February 4, 2011

Newton Labs releases underwater laser scanner

02.01.11.underwater laser

 

Exelon, co-developer, is using it now in its nuclear plants

SEATTLE—Newton Labs, a technology developer here with roots in the robotics and machine-vision industries, has released its first 3D laser scanner—and it works underwater.

The NM200UW Nuclear Underwater Laser Scanner is spec’d to within .7 mm accuracy within a roughly 20’ cubic box (see spec sheet here) and is currently being used by Exelon, the largest nuclear power operator in the United States with 17 plants, to measure parts in its boiling-water and pressurized-water reactors.

In fact, Exelon helped develop the device, and it represents the realization of a goal that goes back well over a decade for Keith Moser, innovation manager at Exelon.

Inevitably, parts wear down, even in nuclear reactors. “We would find a problem during the refueling,” Moser says, “and then if we decided we needed to repair or replace, we had to get measurements. While they do have as-built dimensions for the plants, they aren’t good enough to get the fine tolerances that are needed for designing tools you’re going to need for working 40 feet underwater, or the fine tolerances needed for the pieces of repair hardware.”

So, what did Moser do to get the measurements?

“We stood on a bridge, put a T-square on a pole, and dropped it down to the component with a camera and a light, trying to read dimensions to a few thousandths tolerance,” he says.

Point cloud created underwater
This is a beam bolt point cloud created by the NM200U.

Not surprisingly, considering the tools available, the results didn’t always turn out as planned. “Since 1997, I’ve tallied what we did. It’s about a .600 batting average. Six times they fit. Four times they didn’t fit,” Moser says. “So, we’d have to take the tools out, take the hardware out, do the modifications on critical paths, and put the hardware [we were trying to replace]back in place. That took an incredible amount of time.”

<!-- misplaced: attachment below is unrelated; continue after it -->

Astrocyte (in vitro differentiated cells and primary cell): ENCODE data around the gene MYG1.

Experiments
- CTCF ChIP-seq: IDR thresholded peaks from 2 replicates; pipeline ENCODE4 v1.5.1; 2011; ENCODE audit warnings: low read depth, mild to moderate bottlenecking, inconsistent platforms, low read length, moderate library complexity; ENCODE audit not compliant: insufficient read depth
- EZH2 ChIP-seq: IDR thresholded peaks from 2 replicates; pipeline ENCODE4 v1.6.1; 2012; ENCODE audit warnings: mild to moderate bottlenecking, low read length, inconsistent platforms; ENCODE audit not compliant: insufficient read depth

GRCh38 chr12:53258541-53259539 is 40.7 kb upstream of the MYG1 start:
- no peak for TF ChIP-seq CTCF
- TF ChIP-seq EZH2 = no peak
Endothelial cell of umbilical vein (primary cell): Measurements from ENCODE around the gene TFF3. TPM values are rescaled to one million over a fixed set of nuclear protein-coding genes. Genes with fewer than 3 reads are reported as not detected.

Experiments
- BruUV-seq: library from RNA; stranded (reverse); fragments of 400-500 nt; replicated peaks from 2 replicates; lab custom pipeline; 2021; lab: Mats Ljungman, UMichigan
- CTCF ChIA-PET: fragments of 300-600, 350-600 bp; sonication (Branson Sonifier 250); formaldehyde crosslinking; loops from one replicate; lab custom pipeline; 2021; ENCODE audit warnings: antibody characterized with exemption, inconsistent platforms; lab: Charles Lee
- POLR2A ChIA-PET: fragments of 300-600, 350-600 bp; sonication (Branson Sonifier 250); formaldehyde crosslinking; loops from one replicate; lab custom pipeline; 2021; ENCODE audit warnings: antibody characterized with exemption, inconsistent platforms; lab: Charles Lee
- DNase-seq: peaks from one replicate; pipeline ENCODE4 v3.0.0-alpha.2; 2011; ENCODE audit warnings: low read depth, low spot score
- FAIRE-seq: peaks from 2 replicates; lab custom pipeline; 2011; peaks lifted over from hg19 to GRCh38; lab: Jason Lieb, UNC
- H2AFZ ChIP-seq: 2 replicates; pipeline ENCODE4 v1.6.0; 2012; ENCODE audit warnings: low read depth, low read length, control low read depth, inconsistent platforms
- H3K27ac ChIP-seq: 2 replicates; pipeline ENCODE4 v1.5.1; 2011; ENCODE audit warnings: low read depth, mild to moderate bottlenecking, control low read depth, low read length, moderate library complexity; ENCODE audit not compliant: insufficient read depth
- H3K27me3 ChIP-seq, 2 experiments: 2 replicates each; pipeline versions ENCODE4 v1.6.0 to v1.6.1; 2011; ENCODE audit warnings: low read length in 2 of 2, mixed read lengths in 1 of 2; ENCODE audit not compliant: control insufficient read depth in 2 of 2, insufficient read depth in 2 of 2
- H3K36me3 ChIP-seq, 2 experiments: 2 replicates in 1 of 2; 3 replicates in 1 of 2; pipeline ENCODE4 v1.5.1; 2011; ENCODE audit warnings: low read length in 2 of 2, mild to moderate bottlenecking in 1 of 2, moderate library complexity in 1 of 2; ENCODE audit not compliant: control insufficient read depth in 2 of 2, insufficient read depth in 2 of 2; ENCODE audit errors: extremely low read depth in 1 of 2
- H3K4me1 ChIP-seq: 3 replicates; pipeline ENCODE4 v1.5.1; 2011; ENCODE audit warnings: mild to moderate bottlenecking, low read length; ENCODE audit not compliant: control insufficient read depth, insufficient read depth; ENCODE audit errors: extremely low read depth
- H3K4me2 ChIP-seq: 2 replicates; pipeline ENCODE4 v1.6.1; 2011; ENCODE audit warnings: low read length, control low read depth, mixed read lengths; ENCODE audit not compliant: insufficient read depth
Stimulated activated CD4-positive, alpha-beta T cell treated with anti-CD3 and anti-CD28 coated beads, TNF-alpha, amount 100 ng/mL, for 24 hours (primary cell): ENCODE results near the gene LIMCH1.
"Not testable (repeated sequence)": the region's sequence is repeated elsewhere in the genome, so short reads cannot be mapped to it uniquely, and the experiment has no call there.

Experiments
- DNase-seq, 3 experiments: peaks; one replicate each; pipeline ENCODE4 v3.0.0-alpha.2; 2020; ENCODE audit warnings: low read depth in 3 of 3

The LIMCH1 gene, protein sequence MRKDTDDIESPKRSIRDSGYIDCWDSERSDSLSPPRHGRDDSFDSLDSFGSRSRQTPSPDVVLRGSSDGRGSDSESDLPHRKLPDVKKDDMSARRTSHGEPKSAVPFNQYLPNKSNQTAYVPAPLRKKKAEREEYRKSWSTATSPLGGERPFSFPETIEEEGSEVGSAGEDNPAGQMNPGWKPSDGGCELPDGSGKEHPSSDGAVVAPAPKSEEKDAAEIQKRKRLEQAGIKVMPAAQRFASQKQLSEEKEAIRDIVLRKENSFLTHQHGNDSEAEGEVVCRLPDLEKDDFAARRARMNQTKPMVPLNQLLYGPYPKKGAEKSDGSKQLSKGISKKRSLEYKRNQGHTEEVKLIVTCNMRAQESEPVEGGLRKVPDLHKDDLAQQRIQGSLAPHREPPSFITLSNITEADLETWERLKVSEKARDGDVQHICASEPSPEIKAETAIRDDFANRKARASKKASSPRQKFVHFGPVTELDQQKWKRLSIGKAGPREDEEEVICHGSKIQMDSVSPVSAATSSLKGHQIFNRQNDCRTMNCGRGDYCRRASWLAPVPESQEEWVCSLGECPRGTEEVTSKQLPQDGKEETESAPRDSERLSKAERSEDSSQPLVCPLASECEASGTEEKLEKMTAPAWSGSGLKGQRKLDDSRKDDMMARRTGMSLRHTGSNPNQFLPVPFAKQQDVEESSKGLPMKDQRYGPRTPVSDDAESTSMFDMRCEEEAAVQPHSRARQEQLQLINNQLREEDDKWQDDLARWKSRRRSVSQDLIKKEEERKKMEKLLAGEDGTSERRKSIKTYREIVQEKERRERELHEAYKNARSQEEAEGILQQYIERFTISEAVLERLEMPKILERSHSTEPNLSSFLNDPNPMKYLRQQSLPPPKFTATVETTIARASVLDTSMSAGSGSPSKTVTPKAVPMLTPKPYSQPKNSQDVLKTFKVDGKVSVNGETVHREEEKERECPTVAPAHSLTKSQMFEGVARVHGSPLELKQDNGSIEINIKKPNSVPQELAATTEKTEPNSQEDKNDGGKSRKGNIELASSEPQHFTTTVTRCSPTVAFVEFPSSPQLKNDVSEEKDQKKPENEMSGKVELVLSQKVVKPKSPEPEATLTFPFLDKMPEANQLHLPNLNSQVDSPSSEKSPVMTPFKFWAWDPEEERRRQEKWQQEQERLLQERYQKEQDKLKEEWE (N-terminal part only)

He estimates each failure meant a loss of roughly $10 million.

“So,” he says, “it has been my passion to find a better solution.” He called around to NASA, Sandia National Labs, sonar people, vendors of all kinds.

“Newton was the first one that said, ‘We think we can tackle this.’”

Laser scanning underwater? “It’s not impossible,” laughs John Bramblet, president of Newton Labs. “It’s just expensive. The development of the software calibration is very time consuming, and thus costly.” But Exelon and Newton each threw some money in the pot and “the prototype worked a lot better than I thought it would,” says Moser.

To adjust for all the diffraction of the lasers that the water caused took some time, says Bramblet. “There are literally millions of calculations that have to be done to calibrate this underwater; one of the significant aspects was speeding it up. It used to take 15 minutes to process a scan, now it’s down to 15 seconds. And that was a major cost to speed that up.”

A model created by an underwater scanning device and Geomagic software
This is the model, created in Geomagic’s software, created from the above point cloud.

Now, however, the NM200UW is commercially available for roughly $135,000, and there will be another version, with slightly less accuracy but capturing a greater field of view (10’x10’) and at greater depth, commercially available in a month or so, says Bramblet.

Moser thinks, “this is just the start for underwater mapping. We’re doing it in one of the most difficult environments you can.” While the water is clear, which is important, the cores of the reactors also throw off thermal waves through the water that were very difficult to account for. Also, he says, “you have to have a very stable camera position, or that creates some problems.”

“But, compared with a T-square on a pole,” he laughs, “this is huge.”

Currently, Exelon is using Geomagic’s software to process and work with the point clouds that the scanner generates. “The first software program that I had was not nearly as good as the Geomagic that we’ve migrated to,” Moser says. “The point clouds that we developed were always fine, but the integration with some kind of 3D software like Geomagic has not always been there. You start migrating to things that give you the most help.”

The bolt that was scanned
And here is the actual bolt.

Bramblet notes that you should be able to use most of the point cloud engines out there on the market today, however. “After messing with a bunch of the software, we decided Geomagic was the best one for this market,” he says. “So we market it with our product. But once you have the point cloud you can measure with in any of the 3D software tools on the market.”

As you might imagine, this capability is causing a stir in the nuclear community. “The tolerances that we’re getting are just phenomenal,” Moser says. He has found accuracy to .0005” where, previously, “if we got within an eighth of an inch, we were pretty happy. Sometimes, a quarter inch was taxing our abilities.” He notes that two other nuclear firms are already deploying the scanner, and “we have people coming to our station this spring to see how well we do with our core mapping underwater.”



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